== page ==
12:45 Mid-Infrared Method for Protein Quantitation, Antibodies Aggregation Monitoring and Lipid Content Analysis of Biological Samples 

EMD Millipore Strug_IvonaIvona Strug, Ph.D., Senior Biochemical Scientist, EMD Millipore 

Biological samples represent a range of complexities from homogeneous purified protein to multi-component mixtures containing proteins, aggregates, lipids and other macromolecules. The ability to accurately qualify these samples is paramount to downstream applications. Here we present a novel analytical method based on mid-infrared (MIR) spectroscopy that offers protein quantitation, possibility to monitor HCP and antibodies aggregation, analysis of lipid or detergent species, as well as the identification of other bio-molecules, present in biological samples.

Partical Sizing Systems1:15 Luncheon Presentation: Counting and Sizing Protein Aggregates Down to 0.15 um in sub-mL Samples Using New Focused Beam SPOS Technology

Nicoli_DavidDavid F. Nicoli, Ph.D., Vice President, R&D, Particle Sizing Systems, LLC

A new approach to single-particle optical sizing (SPOS), based on both light-extinction and scattering, using a focused laser beam, quickly counts and sizes protein aggregates from 0.15 to 20 microns, and at much higher concentrations than possible using conventional SPOS sensors. Analysis requires only a relatively small volume (< 1-mL) of protein suspension and does not consume the sample. High sample viscosities resulting from high protein concentrations (>100 mg/mL) can be accommodated.

Ensuring Safety And Efficacy of Biologics 

2:00 Chairperson’s Remarks

Christian SchoeneichChristian Schöneich, Ph.D., Professor and Chair, Pharmaceutical Chemistry, University of Kansas


2:05 Structure-based Predictive Modeling of Methionine Oxidation Stability in Proteins

Vishal NashineVishal C. Nashine, Ph.D., Senior Research Investigator, Drug Product Science & Technology, Bristol-Myers Squibb Co.

Oxidation of Methionine (Met) residues in therapeutic proteins may significantly impact their safety and efficacy. Met oxidation may also result in protein aggregation. We describe application of MD simulations towards prediction of the oxidation propensities of Met within several proteins.  Our results show that the 2-shell water coordination number (2-SWCN) and simulation averaged solvent accessible area (SAA) are highly predictive of the relative oxidation rates of Met residues.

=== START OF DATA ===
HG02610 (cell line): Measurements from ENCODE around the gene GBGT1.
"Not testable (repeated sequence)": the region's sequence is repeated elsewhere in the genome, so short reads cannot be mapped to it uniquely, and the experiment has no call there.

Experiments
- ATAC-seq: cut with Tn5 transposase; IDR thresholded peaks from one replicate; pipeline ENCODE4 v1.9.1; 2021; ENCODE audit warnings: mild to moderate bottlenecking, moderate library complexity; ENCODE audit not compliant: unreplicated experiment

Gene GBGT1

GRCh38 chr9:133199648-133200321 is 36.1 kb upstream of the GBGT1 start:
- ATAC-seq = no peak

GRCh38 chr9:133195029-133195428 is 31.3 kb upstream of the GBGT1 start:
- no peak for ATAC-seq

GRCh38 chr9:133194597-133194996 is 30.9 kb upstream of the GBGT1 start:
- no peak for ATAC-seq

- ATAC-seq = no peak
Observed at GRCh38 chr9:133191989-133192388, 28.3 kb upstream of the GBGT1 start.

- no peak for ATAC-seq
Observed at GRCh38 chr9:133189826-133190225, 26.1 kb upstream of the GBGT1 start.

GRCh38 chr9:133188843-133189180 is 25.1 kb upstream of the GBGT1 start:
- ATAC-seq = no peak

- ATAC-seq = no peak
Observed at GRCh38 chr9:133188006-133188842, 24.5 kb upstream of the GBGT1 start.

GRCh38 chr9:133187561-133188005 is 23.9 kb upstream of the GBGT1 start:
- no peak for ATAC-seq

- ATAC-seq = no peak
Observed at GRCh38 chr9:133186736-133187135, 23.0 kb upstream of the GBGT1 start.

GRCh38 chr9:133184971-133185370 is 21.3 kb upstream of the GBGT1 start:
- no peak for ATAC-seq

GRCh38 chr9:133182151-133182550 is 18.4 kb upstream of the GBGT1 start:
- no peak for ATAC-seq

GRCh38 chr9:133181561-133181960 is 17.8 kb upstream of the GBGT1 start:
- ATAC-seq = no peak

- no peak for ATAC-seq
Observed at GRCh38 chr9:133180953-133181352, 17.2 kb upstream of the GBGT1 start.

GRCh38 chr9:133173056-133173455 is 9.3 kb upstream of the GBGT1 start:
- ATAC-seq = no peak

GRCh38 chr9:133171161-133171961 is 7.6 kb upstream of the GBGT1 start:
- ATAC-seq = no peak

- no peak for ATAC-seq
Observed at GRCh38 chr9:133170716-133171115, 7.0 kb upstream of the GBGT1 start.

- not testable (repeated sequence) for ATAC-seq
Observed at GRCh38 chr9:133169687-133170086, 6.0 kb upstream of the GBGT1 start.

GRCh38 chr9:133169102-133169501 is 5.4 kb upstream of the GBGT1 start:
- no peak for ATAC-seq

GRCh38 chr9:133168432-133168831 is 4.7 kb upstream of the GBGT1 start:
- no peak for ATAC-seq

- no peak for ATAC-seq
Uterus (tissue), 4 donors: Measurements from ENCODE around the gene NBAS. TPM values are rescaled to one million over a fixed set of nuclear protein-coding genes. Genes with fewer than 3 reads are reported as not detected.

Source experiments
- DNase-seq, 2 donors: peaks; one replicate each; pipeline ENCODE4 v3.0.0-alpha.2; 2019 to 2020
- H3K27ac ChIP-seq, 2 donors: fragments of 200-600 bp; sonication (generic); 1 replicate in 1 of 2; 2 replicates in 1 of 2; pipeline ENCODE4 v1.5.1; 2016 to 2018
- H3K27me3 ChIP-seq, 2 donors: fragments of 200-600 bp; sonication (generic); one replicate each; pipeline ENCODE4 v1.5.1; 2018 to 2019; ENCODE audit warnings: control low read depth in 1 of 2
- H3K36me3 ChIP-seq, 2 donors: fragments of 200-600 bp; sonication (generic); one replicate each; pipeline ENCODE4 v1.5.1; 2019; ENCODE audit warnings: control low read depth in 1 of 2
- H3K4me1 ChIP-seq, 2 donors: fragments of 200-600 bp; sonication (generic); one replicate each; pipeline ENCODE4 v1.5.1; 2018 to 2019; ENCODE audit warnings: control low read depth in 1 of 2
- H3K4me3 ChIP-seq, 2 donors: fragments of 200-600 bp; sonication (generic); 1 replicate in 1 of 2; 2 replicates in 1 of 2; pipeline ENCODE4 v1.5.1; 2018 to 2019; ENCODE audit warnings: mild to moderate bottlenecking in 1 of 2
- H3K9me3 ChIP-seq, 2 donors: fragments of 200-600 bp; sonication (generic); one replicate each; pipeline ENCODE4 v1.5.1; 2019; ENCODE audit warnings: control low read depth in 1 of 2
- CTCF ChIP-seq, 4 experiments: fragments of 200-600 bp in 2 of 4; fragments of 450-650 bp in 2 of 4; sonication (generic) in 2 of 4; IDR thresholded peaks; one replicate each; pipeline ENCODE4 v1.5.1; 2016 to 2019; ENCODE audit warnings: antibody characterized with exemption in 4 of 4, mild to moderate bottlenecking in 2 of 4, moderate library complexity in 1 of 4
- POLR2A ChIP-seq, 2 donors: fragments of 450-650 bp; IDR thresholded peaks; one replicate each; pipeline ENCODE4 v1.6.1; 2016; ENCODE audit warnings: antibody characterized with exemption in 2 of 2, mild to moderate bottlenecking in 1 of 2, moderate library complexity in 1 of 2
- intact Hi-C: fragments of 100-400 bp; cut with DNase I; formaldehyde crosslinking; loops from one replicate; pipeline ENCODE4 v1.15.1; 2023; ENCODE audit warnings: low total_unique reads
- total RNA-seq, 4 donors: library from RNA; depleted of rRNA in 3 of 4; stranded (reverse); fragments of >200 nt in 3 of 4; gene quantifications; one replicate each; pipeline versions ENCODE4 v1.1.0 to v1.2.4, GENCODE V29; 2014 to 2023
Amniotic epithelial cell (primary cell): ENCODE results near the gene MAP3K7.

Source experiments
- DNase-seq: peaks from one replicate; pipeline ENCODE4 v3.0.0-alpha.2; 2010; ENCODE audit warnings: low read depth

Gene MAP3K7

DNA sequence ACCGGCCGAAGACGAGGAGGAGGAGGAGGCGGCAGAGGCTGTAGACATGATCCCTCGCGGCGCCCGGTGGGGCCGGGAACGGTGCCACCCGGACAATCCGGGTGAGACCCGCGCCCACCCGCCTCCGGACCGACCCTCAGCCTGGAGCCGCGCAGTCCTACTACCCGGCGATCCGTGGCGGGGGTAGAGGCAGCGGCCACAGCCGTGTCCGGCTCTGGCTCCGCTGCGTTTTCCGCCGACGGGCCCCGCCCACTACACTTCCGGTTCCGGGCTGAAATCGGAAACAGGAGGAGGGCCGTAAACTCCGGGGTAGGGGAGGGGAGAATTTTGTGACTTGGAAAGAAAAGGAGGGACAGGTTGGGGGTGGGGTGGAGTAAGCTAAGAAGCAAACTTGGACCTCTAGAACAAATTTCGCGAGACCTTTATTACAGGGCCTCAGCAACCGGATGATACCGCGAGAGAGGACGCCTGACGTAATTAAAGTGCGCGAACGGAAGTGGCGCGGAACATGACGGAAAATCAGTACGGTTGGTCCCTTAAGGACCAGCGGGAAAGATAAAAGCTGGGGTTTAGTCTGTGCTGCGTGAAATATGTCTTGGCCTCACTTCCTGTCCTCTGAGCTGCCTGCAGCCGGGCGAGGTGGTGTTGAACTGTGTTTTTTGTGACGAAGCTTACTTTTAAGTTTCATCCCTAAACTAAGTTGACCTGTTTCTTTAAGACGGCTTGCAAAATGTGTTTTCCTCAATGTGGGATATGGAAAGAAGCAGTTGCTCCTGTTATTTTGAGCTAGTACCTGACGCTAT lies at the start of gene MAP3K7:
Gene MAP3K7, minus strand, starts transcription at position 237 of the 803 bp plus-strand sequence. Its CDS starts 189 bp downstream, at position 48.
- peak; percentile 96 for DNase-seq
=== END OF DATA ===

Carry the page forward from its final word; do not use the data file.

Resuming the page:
2:35 Correlating Monoclonal Antibody stability with Local Dynamics using H/D Exchange Mass Spectrometry

Prakash ManikwarPrakash Manikwar, Ph.D., Scientist I, Formulation Sciences, MedImmune, Inc.

In this study, we investigated how sucrose and arginine impact both thelocal flexibility and physical stability of an IgG1 mAb. These excipients showed differential effects on conformational stability, storage stability, aggregation rates, and local flexibility of the mAb. New insights and preliminary correlations between local flexibility within specific segments of the CH2 domain and the mAb’s overall physical stability will be provided. 

3:05 Overview of Current Glass Delamination Issues and Implications

Edward J. Smith, Ph.D., Principal, Packaging Science Resources, LLC

Recently there have been many reports of significant recalls due to particulate matter in vials of drug products due to glass delamination which is a combination of chemical alteration and mechanical failure of the glass surface. This presentation will discuss the types of drugs and vials that present the most risk and review the efforts of glass manufacturers, drug packagers, and standards organizations to assess risk and preclude recalls.

3:35 Adapting to Biology: Maintaining Container Closure System Compatibility with the Biopharmaceutical Revolution

Dominick DeGrazioDominick DeGrazio, Associate Scientist, Analytical Laboratory, West Pharmaceutical Services

Alternative measures must be established that aim to preserve the efficacy and functionality of a biologic—from production to patient administration. Sustaining a stable equilibrium for proteins depends upon the ability of container closure systems to maintain compatibility with biological dynamics. Failure of packaging components to adapt can compromise patient safety, drug productivity, and biological stability.

4:05 Close of Conference


Alumni Discount

Cambridge Healthtech Institute (CHI) appreciates your past participation at PepTalk. Through loyalty like yours, CHI has been able to build this event into a must-attend for senior-level decision makers.

As a result of the great loyalty you have shown us, we are pleased to extend to you the exclusive opportunity to save an additional 20% off the registration rate. Just check off the box marked Alumni Discount on the registration form to receive the discount! Please note: Our records must indicate you were an attendee of PepTalk in the past to qualify.

Day 1 | Day 2 | Download Development Brochure | Speaker Biographies